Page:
STS-44 - 4" - A-B Emblem

STS-44 was a Space Shuttle mission on Atlantis that launched 24 November 1991. It was a U.S. Department of Defense space mission.

The mission was dedicated to the Department of Defense. The unclassified payload included a Defense Support Program (DSP) satellite and attached Inertial Upper Stage (IUS), deployed on flight day one. Cargo bay and middeck payloads included the Interim Operational Contamination Monitor (IOCM), Terra Scout, Military Man in Space (M88-1), Air Force Maui Optical System (AMOS), Cosmic Radiation Effects and Activation Monitor (CREAM), Shuttle Activation Monitor (SAM), Radiation Monitoring Equipment III (RME III), Visual Function Tester-1 (VFT-1), Ultraviolet Plume Instrument (UVPI), Bioreactor Flow, Particle Trajectory experiment, and Extended Duration Orbiter Medical Project, a series of investigations in support of Extended Duration Orbiter.

The landing was on 1 December 1991 at 2:34:44 pm PST, Runway 5, Edwards Air Force Base, California.

The A-B Emblem version of the STS-44 patch can be identified by the 5 orange dots in the rocket plume.

Size: 
4" / 100mm
Project: 
Rating: 
0
No votes yet
Collector Value: 
0
No votes yet

STS-78 - 4" - Eagle Crest Emblem

Launch June 20, 1996, landed July 7, 1996 The scheduled 15 day, 21 hour STS-78 Life and Microgravity Spacelab (LMS) mission will help set the stage for the International Space Station by studying the effects of long-duration space flight on human physiology and conducting the type of experiments that would fly on the orbital platform.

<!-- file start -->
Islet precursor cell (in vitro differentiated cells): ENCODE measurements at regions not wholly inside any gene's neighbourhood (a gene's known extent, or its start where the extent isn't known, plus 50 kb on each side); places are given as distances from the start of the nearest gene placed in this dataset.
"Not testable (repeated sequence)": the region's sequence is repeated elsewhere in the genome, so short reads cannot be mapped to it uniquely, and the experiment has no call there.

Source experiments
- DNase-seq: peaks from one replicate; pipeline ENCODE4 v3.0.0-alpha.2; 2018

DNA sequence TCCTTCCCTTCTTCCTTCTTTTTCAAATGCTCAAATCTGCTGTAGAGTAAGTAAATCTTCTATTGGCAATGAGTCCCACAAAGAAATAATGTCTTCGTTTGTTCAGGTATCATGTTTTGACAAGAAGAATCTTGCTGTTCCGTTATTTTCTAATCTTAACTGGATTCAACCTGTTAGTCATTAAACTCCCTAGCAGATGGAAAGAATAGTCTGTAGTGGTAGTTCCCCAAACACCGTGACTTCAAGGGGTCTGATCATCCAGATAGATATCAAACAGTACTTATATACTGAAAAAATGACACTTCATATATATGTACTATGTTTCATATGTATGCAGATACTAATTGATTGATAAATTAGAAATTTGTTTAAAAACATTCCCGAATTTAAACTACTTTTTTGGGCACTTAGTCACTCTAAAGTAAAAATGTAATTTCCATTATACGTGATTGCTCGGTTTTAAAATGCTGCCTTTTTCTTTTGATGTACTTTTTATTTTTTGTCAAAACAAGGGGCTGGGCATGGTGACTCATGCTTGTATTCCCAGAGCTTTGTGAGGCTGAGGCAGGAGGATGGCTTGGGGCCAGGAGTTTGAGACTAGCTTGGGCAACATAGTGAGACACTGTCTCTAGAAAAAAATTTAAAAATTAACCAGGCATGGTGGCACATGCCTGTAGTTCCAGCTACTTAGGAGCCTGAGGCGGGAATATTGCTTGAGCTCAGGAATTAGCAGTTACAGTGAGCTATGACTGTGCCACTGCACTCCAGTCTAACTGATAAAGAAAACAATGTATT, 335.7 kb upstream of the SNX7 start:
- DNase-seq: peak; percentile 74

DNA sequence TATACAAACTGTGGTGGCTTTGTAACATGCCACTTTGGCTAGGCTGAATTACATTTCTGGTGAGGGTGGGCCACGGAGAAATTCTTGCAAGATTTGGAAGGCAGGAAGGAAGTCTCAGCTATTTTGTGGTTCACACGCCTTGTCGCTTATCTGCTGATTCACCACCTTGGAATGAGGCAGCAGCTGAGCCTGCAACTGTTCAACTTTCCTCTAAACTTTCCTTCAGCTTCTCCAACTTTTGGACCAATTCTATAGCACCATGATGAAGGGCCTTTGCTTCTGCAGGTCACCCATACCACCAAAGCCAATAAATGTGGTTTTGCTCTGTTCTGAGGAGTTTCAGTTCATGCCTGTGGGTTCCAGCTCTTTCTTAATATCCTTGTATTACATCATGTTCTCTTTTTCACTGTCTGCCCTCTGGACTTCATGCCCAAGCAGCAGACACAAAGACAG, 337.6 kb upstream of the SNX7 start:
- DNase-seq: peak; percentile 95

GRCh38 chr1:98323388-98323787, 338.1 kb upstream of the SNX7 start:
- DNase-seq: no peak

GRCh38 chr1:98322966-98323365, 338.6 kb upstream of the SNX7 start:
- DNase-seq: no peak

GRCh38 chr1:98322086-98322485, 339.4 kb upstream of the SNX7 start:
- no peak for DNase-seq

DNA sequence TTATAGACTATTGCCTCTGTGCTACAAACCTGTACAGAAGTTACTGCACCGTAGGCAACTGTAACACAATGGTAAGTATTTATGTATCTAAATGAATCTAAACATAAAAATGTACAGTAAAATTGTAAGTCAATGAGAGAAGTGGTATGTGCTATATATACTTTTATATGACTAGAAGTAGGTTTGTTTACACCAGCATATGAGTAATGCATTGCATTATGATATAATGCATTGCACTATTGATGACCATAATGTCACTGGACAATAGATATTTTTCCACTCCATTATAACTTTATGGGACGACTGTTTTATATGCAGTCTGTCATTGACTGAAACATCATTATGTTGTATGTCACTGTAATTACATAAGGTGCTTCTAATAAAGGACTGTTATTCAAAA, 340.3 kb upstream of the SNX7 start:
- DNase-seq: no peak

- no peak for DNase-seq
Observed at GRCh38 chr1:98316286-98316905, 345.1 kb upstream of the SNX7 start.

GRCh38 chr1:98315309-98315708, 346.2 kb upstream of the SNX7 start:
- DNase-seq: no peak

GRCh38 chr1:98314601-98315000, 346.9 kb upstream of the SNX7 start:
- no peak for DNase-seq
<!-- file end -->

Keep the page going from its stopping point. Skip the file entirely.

The STS-78 patch links past with present to tell the story of its mission and science through a design imbued with the strength and vitality of the 2-dimensional art of North America's northwest coast Indians. Central to the design is the space Shuttle whose bold lines and curves evoke the Indian image for the eagle, a native American symbol of power and prestige as well as the national symbol of the United States. The wings of the Shuttle suggest the wings of the eagle whose feathers, indicative of peace and friendship in Indian tradition, are captured by the U forms, a characteristic feature of Northwest coast Indian art. The nose of the Shuttle is the strong downward curve of the eagle's beak, and the Shuttle's forward windows, the eagle's eyes, represented through the tapered S forms again typical of this Indian art form. The basic black and red atoms orbiting the mission number recall the original NASA emblem while beneath, utilizing Indian ovoid forms, the major mission scientific experiment package LMS (Life and Materials Sciences) housed in the Shuttle's cargo bay is depicted in a manner reminiscent of totem-pole art.